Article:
|Dan Ashe (far left) as a young boy looking at a bird on a Florida beach. Courtesy of the Ashe family.|
This Week Dan Ashe has been writing from the Conserving the Future Conference in Madison, Wisconsin. Today's theme: Youth and Technology.
In today’s update, I wanted to talk about two themes that resonated for me: the tremendous capacity of young people to carry America’s conservation legacy forward and the power of reaching out to those young people through new technologies.
There were amazing moments from yesterday’s conference.
A fifth grader from the Prairie Wetlands Learning Center (find them on Facebook here) shared her experiences in the outdoors and “getting in the moment.” Nature taught her to sit quietly and observe, to “look closer.”
In a world where television, video games, and online technology capture our children’s time and attention, hearing this bright young person talk about her observations and appreciation for the natural world was incredibly moving.
There was another story.
While growing up as a teenager, Juan Martinez from the Children and Nature Network joined his high school’s eco-club. The decision kept him out of an LA gang and gave him the opportunity to earn a scholarship to the Teton Science School.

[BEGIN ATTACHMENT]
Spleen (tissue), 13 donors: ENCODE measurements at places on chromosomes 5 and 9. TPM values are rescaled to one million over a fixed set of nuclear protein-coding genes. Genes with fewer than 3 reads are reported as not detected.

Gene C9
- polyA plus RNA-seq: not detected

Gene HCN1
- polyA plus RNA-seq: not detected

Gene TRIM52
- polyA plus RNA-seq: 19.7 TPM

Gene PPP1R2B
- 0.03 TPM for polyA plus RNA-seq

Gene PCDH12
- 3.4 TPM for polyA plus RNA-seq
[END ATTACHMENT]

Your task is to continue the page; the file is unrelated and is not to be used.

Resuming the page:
Juan told the exhibit hall that seeing the Tetons and the star-studded sky – for the first time in his life – was a spiritual, life-changing experience. Now, he’s paying it forward, working with young people to help them find their conservation spirit, just like he did.
We need more young people like Juan to fall in love with our natural world. The “millennium generation” has grown up with the Internet and the communication technology available to them. They are demanding more access to online information about national wildlife refuges, wildlife resources and outdoor opportunities. These young people tell us that we need to keep up with new technologies and find new ways to use technology to engage them in the natural world.
New technologies like social media can help us connect with young people – our future leaders of conservation in America. Communication moves so much faster today, we need to move at the same speed or we’ll be left behind.
Conservation will be left behind.
By connecting nature to the online communities young people care about, we can help. All this week, I hope you’ve taken some time to check out the blogs, newsfeeds, tweets, videos and other virtual tools we’ve used throughout the week on Americaswildlife.org. I hope you’ve also taken the time to look at all of the Service’s social media work. In the last year, we’ve been able to build a network of over 70,000 fans and followers.
These venues give us access to so many more participants than the more than 1,000 in Madison. These days, the online conversations are just as important as the ones happening in the hallways.
I want to hear from you about how the Service can continue to use technology to get kids connected to nature. I also challenge you to share your naturalist stories – because as another fifth grader from the Prairie Wetland Learning Center said, “You can’t be a naturalist and keep it to yourself, you need to share it.”
Share your ideas about using technology to reach the next generation. Share your love for nature with others – and engage and inspire online.